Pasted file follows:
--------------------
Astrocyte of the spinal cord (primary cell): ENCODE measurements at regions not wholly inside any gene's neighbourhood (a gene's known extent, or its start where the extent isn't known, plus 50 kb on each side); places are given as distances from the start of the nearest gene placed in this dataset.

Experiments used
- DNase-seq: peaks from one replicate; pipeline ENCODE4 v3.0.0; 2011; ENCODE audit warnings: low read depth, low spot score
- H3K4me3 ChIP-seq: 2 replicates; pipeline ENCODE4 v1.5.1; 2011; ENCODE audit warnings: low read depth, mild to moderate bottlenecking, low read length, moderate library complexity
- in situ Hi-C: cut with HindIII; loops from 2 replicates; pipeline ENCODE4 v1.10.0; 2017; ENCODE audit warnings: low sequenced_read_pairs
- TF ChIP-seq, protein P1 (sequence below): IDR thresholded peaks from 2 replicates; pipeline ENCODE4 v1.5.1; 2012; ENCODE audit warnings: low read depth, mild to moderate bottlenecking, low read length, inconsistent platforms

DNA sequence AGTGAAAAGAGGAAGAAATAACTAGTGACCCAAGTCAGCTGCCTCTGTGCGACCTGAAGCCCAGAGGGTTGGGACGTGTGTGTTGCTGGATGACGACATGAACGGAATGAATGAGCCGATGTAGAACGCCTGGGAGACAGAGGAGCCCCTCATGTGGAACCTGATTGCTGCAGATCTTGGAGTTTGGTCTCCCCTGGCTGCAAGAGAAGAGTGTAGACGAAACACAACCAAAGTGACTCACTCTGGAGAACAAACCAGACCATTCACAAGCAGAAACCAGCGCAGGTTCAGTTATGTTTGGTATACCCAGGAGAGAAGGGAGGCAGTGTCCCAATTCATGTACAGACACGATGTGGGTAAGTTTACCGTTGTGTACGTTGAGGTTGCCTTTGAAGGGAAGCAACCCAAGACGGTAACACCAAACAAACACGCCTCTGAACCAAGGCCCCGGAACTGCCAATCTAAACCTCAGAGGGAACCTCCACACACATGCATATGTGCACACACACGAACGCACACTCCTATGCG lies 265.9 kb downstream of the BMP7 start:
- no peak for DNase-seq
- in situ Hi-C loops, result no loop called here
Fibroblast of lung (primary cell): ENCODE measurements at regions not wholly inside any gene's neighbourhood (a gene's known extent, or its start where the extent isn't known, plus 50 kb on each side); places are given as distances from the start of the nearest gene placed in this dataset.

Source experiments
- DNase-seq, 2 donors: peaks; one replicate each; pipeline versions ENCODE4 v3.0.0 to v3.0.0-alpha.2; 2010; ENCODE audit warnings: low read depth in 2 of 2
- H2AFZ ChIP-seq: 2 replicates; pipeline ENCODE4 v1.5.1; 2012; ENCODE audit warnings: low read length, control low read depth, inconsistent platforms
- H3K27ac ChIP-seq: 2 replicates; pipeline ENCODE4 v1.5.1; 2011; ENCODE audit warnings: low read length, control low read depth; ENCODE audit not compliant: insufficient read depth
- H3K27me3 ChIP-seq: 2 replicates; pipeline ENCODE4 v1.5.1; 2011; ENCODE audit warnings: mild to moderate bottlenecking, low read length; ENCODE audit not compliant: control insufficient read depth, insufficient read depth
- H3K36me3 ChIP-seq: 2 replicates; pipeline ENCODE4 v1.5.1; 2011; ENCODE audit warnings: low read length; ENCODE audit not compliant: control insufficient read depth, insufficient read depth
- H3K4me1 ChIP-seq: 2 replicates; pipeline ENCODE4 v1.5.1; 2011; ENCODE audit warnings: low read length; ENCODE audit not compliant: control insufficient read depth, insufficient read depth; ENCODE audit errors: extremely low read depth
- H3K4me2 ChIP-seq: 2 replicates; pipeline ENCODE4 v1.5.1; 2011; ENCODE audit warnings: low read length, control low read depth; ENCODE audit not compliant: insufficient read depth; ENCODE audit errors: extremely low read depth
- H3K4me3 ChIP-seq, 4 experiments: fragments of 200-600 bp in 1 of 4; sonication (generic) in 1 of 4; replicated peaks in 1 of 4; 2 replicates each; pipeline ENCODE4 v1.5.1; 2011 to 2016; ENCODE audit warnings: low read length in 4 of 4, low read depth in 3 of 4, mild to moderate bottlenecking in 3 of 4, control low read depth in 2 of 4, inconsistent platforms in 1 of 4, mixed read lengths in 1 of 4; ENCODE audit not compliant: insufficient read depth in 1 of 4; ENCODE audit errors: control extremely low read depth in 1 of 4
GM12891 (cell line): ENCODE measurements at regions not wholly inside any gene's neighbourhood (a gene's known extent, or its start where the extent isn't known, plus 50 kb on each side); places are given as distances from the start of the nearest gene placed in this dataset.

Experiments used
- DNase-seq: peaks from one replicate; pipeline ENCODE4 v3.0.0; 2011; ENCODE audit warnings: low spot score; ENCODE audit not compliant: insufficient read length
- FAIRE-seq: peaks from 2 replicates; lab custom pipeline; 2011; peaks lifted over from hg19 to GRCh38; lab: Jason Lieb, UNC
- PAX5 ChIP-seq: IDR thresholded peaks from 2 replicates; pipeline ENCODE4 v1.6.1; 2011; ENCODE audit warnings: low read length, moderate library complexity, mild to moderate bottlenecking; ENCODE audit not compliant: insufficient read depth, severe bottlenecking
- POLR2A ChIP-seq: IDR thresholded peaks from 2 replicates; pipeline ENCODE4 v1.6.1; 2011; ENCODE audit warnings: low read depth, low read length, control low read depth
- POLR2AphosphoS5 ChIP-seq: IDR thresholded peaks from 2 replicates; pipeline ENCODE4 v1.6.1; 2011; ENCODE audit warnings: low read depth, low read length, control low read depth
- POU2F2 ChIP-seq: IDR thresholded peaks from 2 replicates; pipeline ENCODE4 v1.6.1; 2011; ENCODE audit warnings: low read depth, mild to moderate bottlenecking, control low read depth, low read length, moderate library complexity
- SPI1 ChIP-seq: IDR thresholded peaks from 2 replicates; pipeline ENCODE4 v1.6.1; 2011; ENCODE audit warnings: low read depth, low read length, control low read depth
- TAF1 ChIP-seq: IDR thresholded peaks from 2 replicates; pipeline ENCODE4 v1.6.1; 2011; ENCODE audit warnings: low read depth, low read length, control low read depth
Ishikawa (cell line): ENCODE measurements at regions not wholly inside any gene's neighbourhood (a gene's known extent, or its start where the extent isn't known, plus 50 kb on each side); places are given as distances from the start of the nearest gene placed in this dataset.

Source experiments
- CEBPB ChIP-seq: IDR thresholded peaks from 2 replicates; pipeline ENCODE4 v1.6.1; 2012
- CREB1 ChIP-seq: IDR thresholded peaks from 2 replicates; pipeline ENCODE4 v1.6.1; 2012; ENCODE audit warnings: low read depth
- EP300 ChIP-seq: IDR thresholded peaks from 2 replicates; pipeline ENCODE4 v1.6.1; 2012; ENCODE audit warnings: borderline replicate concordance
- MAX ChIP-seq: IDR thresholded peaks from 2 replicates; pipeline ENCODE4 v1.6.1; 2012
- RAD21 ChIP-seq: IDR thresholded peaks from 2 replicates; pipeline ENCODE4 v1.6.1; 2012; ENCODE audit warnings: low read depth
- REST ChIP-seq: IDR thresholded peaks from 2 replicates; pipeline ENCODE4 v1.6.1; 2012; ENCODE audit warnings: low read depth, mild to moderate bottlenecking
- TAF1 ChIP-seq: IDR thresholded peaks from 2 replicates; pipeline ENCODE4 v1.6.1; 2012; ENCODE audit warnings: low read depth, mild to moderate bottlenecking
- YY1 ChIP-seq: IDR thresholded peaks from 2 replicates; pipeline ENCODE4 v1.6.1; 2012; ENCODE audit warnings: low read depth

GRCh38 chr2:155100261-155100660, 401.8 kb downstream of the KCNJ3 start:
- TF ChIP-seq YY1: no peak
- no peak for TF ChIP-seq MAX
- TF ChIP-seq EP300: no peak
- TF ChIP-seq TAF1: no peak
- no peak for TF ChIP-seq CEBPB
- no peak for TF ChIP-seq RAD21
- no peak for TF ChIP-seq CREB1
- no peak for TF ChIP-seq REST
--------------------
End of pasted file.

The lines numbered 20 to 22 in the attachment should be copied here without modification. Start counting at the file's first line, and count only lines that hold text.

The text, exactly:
GM12891 (cell line): ENCODE measurements at regions not wholly inside any gene's neighbourhood (a gene's known extent, or its start where the extent isn't known, plus 50 kb on each side); places are given as distances from the start of the nearest gene placed in this dataset.

Experiments used
- DNase-seq: peaks from one replicate; pipeline ENCODE4 v3.0.0; 2011; ENCODE audit warnings: low spot score; ENCODE audit not compliant: insufficient read length